Hypertension, rather than the use of antihypertensive drugs in early stage of pregnancy, increases the risk of birth defects.
Angiotensin-converting enzyme (ACE) inhibitors are a type of medication, which help relax blood vessels and are commonly prescribed for hypertension. ACE inhibitors are known to have toxic effect on fetuses in the second and third trimesters, but first trimester effects were unknown.
Dr. De-Kun Li and his team at the Kaiser Foundation Research Institute in California studied the link between ACE inhibitors during a woman's first trimester and birth defects.
The researchers analyzed the data of 465,754 mother-infant patients from Kaiser Permanente Northern California region between 1995 and 2008. The information in the data showed which medication was prescribed and dispensed to these women.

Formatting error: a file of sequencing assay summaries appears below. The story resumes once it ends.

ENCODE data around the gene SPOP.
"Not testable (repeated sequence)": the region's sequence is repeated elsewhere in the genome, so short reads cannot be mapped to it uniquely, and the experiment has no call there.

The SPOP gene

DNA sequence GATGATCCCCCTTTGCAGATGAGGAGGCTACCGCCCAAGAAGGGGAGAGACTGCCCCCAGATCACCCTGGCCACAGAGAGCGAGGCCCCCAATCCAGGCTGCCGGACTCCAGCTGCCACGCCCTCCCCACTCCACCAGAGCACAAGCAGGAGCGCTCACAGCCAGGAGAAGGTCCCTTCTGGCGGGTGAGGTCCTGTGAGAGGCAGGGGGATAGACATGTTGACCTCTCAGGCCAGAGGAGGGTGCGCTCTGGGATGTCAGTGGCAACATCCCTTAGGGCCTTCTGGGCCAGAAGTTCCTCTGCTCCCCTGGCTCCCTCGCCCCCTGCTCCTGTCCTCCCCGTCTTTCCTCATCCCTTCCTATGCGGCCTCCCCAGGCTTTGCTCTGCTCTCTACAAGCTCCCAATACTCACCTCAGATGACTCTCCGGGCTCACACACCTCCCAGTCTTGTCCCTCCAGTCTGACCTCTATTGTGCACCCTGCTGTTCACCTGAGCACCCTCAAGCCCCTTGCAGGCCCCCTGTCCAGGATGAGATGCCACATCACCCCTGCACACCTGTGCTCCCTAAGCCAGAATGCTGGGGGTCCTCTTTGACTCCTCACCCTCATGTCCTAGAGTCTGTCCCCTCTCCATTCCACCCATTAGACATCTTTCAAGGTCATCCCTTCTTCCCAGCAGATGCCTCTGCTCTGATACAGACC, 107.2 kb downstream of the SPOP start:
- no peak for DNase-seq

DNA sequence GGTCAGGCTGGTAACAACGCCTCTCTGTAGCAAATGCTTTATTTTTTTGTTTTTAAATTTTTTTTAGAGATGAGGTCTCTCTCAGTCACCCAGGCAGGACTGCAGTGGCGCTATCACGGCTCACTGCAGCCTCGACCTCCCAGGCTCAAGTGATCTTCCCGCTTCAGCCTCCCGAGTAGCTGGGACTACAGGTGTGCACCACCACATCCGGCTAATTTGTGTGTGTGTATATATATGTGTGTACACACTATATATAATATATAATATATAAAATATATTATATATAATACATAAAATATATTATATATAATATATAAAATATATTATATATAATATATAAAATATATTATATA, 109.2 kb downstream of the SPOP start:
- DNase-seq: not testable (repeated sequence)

Researchers found that hypertension not the ace inhibitor causes birth defects during first trimester of pregnancy, the study results were published Wednesday on the British Medical Journal (BMJ) website.
"Our finding suggests that it is likely the underlying hypertension rather than use of antihypertensive drugs in the first trimester that increases the risk of birth defects in offspring,” Li said.
In an accompanying editorial, Professor Allen Mitchell from Boston University pointed out that while clinicians must certainly identify and control hypertension, particularly in pregnancy, "we have much to learn about how hypertension can cause birth defects."